Sunday, January 29, 2006
BYU professor's group accuses U.S. officials of lying about 9/11 (Deseret Morning News, Saturday, January 28, 2006)
Last fall, Brigham Young University physics professor Steven E. Jones made headlines when he charged that the World Trade Center collapsed because of "prepositioned explosives." Now, along with a group that calls itself "Scholars for 9/11 truth," he's upping the ante.
"We believe that senior government officials have covered up crucial facts about what really happened on 9/11," the group says in a statement released Friday announcing its formation. "We believe these events may have been orchestrated by the administration in order to manipulate the American people into supporting policies at home and abroad."
Headed by Jones and Jim Fetzer, University of Minnesota Deluth distinguished McKnight professor of philosophy, the group is made up of 50 academicians and others. They include Robert M. Bowman, former director of the U.S. "Star Wars" space defense program, and Morgan Reynolds, former chief economist for the Department of Labor in President George W. Bush's first term.
(These people cannot all be paranoid nuts running loose spouting unreasonable and unsupported ideas!)
The group's Website (www.ST911.org) includes an updated version of Jones paper about the collapse of the Twin Towers and a paper by Fetzer that looks at conspiracy theories. The government's version of the events of 9/11 -- that the plane's hijackers were tied to Osama bin Laden -- is its own conspiracy theory, says Fetzer. "Did the Bush administration know in advance about the impending attacks that occurred on 9/11, and allow these to happen, to provoke pre-planned wars against Afghanistan and Iraq?
(Okay. But what if it's true? Check out the Website, and tell me what you think! Also, while you're at it, check out this: in your search box type in Unthinkable thoughts Griffin, and read this. )
Saturday, January 28, 2006
Why is Rumsfeld doing the monster mash?
What do you know about psyops? There is a declassified document called the "Information Operations Roadmap" obtained by the National Security Archives at George Washington University using the Freedom of Information Act that seems to see the internet as the "equivalent to an enemy weapons system," noting the slogan "fight the net" appears several times in the context. The document, signed by "Master of Puppets" Rumsfeld, recommends that the U.S. "should seek the ability to provide maximum control of the entire electromagnetic spectrum." U.S. forces should be able to "disrupt or destroy the full spectrum of globally emerging communications systems, sensors, and weapons systems dependant on the electromagnetic spectrum."
So. It seems the U.S. military seeks the capability to knock out every telephone, every networked computer, every radar system on the planet, or so says Adam Brookes, a BBC Pentagon news correspondant in an article titled "Bloggers Beware."
And, how does this relate to the whole Google lawsuit thing? Or doesn't it?
Friday, January 20, 2006
Pepek's, actually. I can't stop! I am addicted to Orion! And look here: Up in the top right corner there's a greenish bird, a sparrow, I think. Across from him, sits Orion, himself, or--my first thought--Poseidon. Or maybe, Moses, as Michaelangelo saw him in marble, seated and bearded. Maybe God Himself.
Cosmic clouds and stellar winds. The young and still-forming variable star LL Orionis produces a solar wind more powerful than our own sun's. As the fast stellar wind runs into slow moving gas, a shock front is formed, like the bow-waves of a boat moving through water.
(I think it's Poseidon. He carries a 3-pronged spear....)
Thursday, January 19, 2006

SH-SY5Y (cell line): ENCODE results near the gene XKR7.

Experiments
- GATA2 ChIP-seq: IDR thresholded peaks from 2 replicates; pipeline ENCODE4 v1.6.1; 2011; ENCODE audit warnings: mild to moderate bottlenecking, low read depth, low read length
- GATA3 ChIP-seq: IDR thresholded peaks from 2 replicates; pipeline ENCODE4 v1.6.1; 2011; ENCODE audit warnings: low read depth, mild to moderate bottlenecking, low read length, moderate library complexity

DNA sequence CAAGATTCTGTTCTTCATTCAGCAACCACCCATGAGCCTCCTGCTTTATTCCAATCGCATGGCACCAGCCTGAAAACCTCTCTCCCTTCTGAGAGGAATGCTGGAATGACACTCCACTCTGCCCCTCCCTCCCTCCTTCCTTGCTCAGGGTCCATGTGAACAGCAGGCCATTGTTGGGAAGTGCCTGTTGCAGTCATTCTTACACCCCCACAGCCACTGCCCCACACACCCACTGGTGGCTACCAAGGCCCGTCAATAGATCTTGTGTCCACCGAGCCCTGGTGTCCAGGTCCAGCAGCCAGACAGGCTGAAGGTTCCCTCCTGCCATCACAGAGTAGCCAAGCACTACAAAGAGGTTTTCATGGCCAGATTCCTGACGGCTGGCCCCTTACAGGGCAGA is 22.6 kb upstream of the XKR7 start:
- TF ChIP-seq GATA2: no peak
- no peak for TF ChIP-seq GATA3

One more, just because. The Orion Nebula. This detailed image is the sharpest ever from the Hubble--containing a billion pixels at resolution and it reveals about 3,000 stars. In apparent size, the picture is as large as the Full Moon.
Can you see the face at the right side center, a very sad crescent moon face, mourning the loss of his hat down at the bottom left? Also, there is a witch flying on her broom in the upper left-hand corner!
Wednesday, January 18, 2006
THE CARTWHEEL GALAXY: The ring-like shape is caused by a smaller galaxy passing through the larger one-- The Chandra X-ray Observatory data is in purple. The Galaxy Evolution Explorer ultraviolet view is in blue. The Hubble is in visible light, and the Spitzer Space Telescope image infrared is in red. Put them all together, and you have--WOW!
Saturday, January 14, 2006
Years ago, Kitty Kallen sang a very popular song called "Little Things Mean A Lot."
Remember that spacecraft that crashed into the Utah desert several months ago? And they carefully salvaged what they could from the impacted pieces? Well, they just let us know what went wrong with that gazillion-dollar project--somebody installed the parachute backwards!
UPDATE: The space capsule bringing back comet dust samples just landed safely in Dugway, Utah, with a million samples of comet and interstellar dust aboard! "The first parachute opened at 100,000 feet, followed by a larger chute, which guided it to a 10 mph landing on the salt flats"--
Who says we don't learn from our mistakes????
Gareth Whyte, of White Plains NY, bit off part of his girlfriends face, through skin, nerves, fat and muscle, exposing a gaping hole below her eye.
"I'll agree the defendant is not guilty when he can put this back," said prosecutor Heide Mason, holding up a jar containing the girl's flesh.
Might that have been a Mason Jar?
Whyte had bitten the girlfriend once before, complaining that her clothes were too sexy. This time he could get 25 years in prison!
From the pages of the WSJ Editorials, by Abdurrahman Wahid, former President of Indonesia: "News organizations report that Osama bin Laden has obtained a religious edict from a misguided Saudi cleric, justifying the use of nuclear weapons against America, and the infliction of mass casualties. It requires great emotional strength to confront the potential ramifications of this fact. Yet can anyone doubt that those who joyfully incinerate the occupants of office buildings, commuter trains, hotels, and nightclubs would leap at the chance to magnify their damage a thousandfold?"
"Imagine the impact of a single nuclear bomb detonated in New York... what about 2 or 3? The entire edifice of modern civilization is built on economic and technological foundations that terrorists hope to collapse with nuclear attacks like so many fishing huts in the wake of a tsunami."
"...we must set aside our international and partisan bickering, and join to confront the danger that lies before us."